First, Mark Zuckerberg will remain Chairman, despite growing pressure to relinquish the role and merely retain his status as CEO, founder, and majority shareholder. This pressure will grow following the publication of Zucked, by a former early stage investor. Sheryl Sandberg will still be in post this time next year.
Second, Facebook will move into live sports. I can see it now: late one March afternoon in sunny Menlo Park, Zuckerberg says to new hire Nick Clegg "Hey, Nick, I know you're a fan of tennis. Didn't Cameron beat you at Chequers? I read that somewhere... anyway, Roger Federer and his wife are in town and Priscilla and I having dinner with them. Do you and Miriam fancy joining?"
At which point a light-bulb goes off in the head of the former Deputy Prime Minister, who after agreeing to dinner says, "Hey Mark, don't you think we should bid for Wimbledon when the rights come up? I hear the BBC is feeling very vulnerable on live sports. We could use it to boost our Live offering and make a play for Asia."
To which the Facebook chief responds: "Great idea! Our slogan could be move fast and tie-break things!". "Great!", says Clegg. "Let's sign Rog up tonight!"
Third, Facebook will float the idea of a premium - i.e. paid-for - service. Ad-free of course.
Aside from all that, 2019 may be the year that Facebook tries to squeeze much more revenue out of WhatsApp and Instagram. Conveniently, the founders of both have retired early, having sold their companies to Facebook. Expect to see more ads on Instagram, and businesses invading your WhatsApp feed, a commercial gold-mine Facebook has barely touched.
Unknown unknowns like Cambridge Analytica caused Facebook huge headaches last year. This year there will be more unforeseen problems, along with those that can be planned for.
5/ Ever more politicians - though not journalists - will favour Instagram over Twitter
Seeing what a putrid sewer so much of Twitter has become, and more importantly the remarkable growth in users of Instagram, especially among young people, more and more politicians around the world will favour Instagram over Twitter for breaking their own news or making policy announcements.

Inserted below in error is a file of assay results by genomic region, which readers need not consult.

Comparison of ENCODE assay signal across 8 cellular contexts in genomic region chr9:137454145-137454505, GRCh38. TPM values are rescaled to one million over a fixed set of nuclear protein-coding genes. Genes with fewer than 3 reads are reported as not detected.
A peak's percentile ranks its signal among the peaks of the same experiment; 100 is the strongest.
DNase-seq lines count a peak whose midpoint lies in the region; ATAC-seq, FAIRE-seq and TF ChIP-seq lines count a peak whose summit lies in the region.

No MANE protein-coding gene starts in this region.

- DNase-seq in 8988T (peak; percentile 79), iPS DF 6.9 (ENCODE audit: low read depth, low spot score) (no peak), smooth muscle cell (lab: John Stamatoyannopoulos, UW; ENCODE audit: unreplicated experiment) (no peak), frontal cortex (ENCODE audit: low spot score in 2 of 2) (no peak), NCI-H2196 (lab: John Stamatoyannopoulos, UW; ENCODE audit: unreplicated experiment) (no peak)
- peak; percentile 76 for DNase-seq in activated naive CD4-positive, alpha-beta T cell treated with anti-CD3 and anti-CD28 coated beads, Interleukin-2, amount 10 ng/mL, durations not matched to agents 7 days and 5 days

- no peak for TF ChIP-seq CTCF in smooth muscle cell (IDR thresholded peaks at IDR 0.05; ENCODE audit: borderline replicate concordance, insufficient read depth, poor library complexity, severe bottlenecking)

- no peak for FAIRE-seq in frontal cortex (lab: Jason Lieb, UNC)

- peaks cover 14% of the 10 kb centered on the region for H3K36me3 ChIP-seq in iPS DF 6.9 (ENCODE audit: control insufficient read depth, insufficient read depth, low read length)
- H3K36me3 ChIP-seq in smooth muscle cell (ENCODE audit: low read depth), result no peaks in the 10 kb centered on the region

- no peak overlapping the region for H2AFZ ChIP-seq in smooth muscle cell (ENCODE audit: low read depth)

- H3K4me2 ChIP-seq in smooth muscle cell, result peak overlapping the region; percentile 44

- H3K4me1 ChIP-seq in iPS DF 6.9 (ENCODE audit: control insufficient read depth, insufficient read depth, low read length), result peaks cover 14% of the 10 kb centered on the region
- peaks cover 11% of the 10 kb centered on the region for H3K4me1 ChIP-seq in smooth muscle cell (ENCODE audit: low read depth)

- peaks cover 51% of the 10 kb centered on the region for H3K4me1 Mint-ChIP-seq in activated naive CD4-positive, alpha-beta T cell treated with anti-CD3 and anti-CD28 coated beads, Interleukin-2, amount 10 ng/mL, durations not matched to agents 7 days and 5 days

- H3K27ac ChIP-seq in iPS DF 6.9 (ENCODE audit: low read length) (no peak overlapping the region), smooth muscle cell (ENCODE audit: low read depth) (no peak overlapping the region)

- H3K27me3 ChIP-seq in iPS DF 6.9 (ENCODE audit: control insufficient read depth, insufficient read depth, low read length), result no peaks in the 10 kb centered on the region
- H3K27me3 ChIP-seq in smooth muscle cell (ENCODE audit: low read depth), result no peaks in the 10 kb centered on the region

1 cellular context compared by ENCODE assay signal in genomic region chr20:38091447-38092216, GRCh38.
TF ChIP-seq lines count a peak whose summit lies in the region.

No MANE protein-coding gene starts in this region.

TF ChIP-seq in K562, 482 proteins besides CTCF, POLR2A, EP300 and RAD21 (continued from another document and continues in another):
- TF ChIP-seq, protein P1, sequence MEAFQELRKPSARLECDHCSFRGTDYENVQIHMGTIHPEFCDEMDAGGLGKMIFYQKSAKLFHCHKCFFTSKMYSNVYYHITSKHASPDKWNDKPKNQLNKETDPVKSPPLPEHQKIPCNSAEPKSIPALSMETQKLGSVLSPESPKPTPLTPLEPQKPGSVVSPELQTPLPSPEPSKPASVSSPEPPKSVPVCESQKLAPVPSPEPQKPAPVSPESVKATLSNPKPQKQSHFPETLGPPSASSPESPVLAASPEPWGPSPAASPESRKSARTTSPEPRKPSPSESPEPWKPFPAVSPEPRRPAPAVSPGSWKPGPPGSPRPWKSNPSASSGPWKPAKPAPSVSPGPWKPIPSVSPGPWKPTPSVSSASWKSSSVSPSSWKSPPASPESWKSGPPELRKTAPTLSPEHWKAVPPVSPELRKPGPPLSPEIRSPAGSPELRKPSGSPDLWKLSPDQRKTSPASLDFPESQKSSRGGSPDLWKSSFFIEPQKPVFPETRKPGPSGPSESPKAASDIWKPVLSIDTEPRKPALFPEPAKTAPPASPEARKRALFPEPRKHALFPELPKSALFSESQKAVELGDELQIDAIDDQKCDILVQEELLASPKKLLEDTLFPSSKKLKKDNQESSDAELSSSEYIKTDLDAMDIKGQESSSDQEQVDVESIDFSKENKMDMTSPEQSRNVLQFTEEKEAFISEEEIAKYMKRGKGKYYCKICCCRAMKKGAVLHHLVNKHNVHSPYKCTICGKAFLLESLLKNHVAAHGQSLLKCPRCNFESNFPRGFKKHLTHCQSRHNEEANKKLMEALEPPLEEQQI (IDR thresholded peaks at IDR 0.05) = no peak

Journalists will stick to Twitter though, because they are addicts and the product is still, just, uniquely effective at telling you what's going on. And President Trump will stay on Twitter, of course, because he has mastered it.
6/ The Cairncross Review won't save a single local newspaper
That's not to say it won't be useful. Dame Frances Cairncross is clever, pragmatic and instinctively on the side of journalists: but her experience attests to the fact that, in some industries, the internet has created problems for which there is no solution.
I can already hear the disappointment among local newspapers, many of whom have got their hopes up that this review will offer a grey bullet if not a silver one.
It won't. It will say: the classified ad market is gone and won't come back; local newspapers will only survive if the communities they serve are passionate about maintaining them; some form of public subsidy may be necessary, and there are a few options for what that might be; the tech giants have done a bit to support subscriptions (especially Google, and increasingly Facebook) but could do more; driving revenue from readers rather than advertisers is the only real hope; UK titles should look to American innovators like The Athletic for inspiration; and specialism and philanthropy have a growing role to play.
7/ The BBC's funding crunch will prompt radical solutions, big deals and dread
The BBC wants to reform its funding of free licences for the over-75s. I should stick my neck out and say that the BBC will take the radical option, and scrap the policy altogether; but a decision hasn't yet been made.
The public consultation on what to do about this Coalition-era policy will, the Corporation says, be driven by the principle of fairness. In fact, it is being driven by urgency. For nearly a century the BBC has been the dominant, at times near-monopolistic, player in its chosen domains.
That is gone, and won't come back. In relative terms, particularly in the hyper-inflationary world of global entertainment, the BBC is getting poorer. (Expect Amazon to announce the budget for Lord of the Rings at well over $1bn this year: about the cost of those over-75 licences).